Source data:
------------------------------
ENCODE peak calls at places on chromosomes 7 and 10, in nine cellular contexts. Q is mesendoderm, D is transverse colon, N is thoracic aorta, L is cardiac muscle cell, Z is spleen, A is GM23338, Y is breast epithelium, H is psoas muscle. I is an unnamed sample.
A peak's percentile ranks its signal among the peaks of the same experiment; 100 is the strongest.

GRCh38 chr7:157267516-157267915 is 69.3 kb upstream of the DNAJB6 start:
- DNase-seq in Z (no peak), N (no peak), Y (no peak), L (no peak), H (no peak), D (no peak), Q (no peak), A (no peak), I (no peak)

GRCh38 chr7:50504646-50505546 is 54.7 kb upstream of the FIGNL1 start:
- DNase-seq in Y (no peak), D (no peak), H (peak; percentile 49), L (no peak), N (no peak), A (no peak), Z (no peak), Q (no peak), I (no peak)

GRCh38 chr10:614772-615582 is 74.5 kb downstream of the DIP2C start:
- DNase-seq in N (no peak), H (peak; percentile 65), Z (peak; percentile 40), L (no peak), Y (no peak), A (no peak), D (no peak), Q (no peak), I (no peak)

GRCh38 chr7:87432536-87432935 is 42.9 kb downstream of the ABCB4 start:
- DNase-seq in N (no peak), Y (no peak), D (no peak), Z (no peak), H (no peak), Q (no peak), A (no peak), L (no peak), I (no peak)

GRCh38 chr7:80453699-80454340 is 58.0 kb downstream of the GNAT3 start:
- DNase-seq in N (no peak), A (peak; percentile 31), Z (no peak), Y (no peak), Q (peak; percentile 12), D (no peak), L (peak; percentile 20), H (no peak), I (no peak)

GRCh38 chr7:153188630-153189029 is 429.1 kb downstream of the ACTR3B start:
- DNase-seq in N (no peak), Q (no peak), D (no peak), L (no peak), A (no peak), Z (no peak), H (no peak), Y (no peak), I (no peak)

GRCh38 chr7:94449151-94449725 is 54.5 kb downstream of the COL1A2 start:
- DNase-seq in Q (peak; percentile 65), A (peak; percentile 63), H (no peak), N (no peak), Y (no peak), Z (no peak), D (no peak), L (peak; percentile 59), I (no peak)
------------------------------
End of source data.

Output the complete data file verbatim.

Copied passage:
ENCODE peak calls at places on chromosomes 7 and 10, in nine cellular contexts. Q is mesendoderm, D is transverse colon, N is thoracic aorta, L is cardiac muscle cell, Z is spleen, A is GM23338, Y is breast epithelium, H is psoas muscle. I is an unnamed sample.
A peak's percentile ranks its signal among the peaks of the same experiment; 100 is the strongest.

GRCh38 chr7:157267516-157267915 is 69.3 kb upstream of the DNAJB6 start:
- DNase-seq in Z (no peak), N (no peak), Y (no peak), L (no peak), H (no peak), D (no peak), Q (no peak), A (no peak), I (no peak)

GRCh38 chr7:50504646-50505546 is 54.7 kb upstream of the FIGNL1 start:
- DNase-seq in Y (no peak), D (no peak), H (peak; percentile 49), L (no peak), N (no peak), A (no peak), Z (no peak), Q (no peak), I (no peak)

GRCh38 chr10:614772-615582 is 74.5 kb downstream of the DIP2C start:
- DNase-seq in N (no peak), H (peak; percentile 65), Z (peak; percentile 40), L (no peak), Y (no peak), A (no peak), D (no peak), Q (no peak), I (no peak)

GRCh38 chr7:87432536-87432935 is 42.9 kb downstream of the ABCB4 start:
- DNase-seq in N (no peak), Y (no peak), D (no peak), Z (no peak), H (no peak), Q (no peak), A (no peak), L (no peak), I (no peak)

GRCh38 chr7:80453699-80454340 is 58.0 kb downstream of the GNAT3 start:
- DNase-seq in N (no peak), A (peak; percentile 31), Z (no peak), Y (no peak), Q (peak; percentile 12), D (no peak), L (peak; percentile 20), H (no peak), I (no peak)

GRCh38 chr7:153188630-153189029 is 429.1 kb downstream of the ACTR3B start:
- DNase-seq in N (no peak), Q (no peak), D (no peak), L (no peak), A (no peak), Z (no peak), H (no peak), Y (no peak), I (no peak)

GRCh38 chr7:94449151-94449725 is 54.5 kb downstream of the COL1A2 start:
- DNase-seq in Q (peak; percentile 65), A (peak; percentile 63), H (no peak), N (no peak), Y (no peak), Z (no peak), D (no peak), L (peak; percentile 59), I (no peak)